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Caught teh FATZ.

September 22, 2009

Hey everybody, look! Science!. Teh fatz are contagious! You will catch it! Wash your hands and hate fat people!

Apparently, hanging out with fat people makes you more likely to be fat. Wait, strike that, if you spend time around people with a higher BMI, you are likely to have a higher BMI. Now, I’ve only had two terms of social science statistical analysis (plus math camp, but I don’t know if that counts), but something tells me there’s some fishy interpretative mumbo jumbo happening here. It couldn’t be that, a lot of the time, our social circles are defined in terms of like attractiveness, that people tend to spend time with, date and marry people who are at a similar level of attractiveness (as socially defined). It also couldn’t be that, well, we just didn’t use BMI in 1948, how are these numbers comparable? And, hey, remember when the NIH adjusted the borders of the BMI categories and redefined some 30 million Americans as “overweight” who had been “normal” before? But fat. Contagious.

The usual missteps in logic are at play here (high BMI = fat = unhealthy = KILL THE BEAST). And of course, even if fat were “contagious” in some social way, would any response to that manage to not be super bigoted? Probably not.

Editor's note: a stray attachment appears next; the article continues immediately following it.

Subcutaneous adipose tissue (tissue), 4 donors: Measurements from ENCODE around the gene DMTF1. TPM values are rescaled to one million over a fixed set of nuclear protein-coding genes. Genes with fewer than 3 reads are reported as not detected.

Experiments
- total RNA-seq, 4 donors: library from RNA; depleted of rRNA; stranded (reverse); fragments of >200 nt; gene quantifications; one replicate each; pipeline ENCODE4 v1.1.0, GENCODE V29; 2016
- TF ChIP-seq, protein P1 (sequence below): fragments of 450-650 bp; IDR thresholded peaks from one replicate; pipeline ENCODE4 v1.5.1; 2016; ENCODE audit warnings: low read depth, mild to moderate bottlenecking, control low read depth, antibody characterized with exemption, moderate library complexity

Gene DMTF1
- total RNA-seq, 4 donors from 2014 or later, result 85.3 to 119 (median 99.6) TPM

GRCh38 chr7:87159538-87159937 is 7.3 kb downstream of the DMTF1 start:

2 Comments leave one →
  1. Lisa permalink
    September 22, 2009 7:22 PM

    Oh noes! Run away!

    But actually… I found this caption on the (weird blob-y thing) graphic interesting “The condition’s virulent infection rate led to dramatic clumping as weight classes self-segregated” (emphasis mine). Hmmm….if weight classes “self-segregate,” wouldn’t that point to sociological factors rather than epidemic or genealogical reasons? It’s no wonder fat people clump together. People who belong to groups that are considered “undesirable” or less valuable in society tend to come together, for comfort, for solidarity, and just to be away from all the damn “get thin now!” nagging.

    • Jill permalink
      September 22, 2009 7:44 PM

      Yeah, I think the “virus” metaphor is really problematic in general, both because of how it both makes fat a disease (which, of course, we know, it isn’t) and makes fat people veritable Typhoid Marys, not just of illness, but also spreading the diseased idea that restricting your body is not the only way to live. It’s a line of thinking it seems many people can’t escape.

      And you’re totally right about seeking comfort and solidarity. From the summary, this was just not a very thoughtful study.

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